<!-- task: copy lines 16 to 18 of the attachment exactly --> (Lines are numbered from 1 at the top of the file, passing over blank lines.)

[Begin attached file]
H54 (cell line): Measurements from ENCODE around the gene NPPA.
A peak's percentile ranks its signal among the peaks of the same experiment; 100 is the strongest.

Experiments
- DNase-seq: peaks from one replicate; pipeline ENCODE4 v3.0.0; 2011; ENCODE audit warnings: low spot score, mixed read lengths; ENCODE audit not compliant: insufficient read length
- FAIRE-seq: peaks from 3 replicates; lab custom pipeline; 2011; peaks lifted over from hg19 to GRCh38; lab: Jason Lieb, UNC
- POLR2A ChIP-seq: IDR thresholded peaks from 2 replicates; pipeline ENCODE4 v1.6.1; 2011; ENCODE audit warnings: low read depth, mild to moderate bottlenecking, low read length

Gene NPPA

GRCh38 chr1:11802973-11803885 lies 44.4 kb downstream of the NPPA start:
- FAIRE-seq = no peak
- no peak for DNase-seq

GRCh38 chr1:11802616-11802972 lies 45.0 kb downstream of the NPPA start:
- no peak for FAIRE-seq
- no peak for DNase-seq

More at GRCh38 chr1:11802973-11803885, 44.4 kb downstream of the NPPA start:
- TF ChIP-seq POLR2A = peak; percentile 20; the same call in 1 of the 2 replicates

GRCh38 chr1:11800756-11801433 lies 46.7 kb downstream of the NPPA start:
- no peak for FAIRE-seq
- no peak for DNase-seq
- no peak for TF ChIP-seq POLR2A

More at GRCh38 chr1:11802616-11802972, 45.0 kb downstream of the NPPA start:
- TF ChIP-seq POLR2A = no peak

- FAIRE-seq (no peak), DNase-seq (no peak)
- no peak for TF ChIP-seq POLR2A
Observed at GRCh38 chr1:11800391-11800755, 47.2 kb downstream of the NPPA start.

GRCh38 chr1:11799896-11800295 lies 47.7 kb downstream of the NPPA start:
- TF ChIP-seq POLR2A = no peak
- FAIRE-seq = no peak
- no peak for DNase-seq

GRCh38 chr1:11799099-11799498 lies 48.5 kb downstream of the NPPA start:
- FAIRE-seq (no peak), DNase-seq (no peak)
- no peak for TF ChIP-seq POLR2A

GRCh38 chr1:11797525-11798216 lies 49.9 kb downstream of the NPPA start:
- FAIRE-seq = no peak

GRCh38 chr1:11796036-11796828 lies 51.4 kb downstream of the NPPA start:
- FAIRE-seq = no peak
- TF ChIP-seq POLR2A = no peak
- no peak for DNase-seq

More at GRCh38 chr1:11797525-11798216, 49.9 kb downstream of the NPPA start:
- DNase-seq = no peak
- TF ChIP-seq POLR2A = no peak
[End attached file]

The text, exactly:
GRCh38 chr1:11800756-11801433 lies 46.7 kb downstream of the NPPA start:
- no peak for FAIRE-seq
- no peak for DNase-seq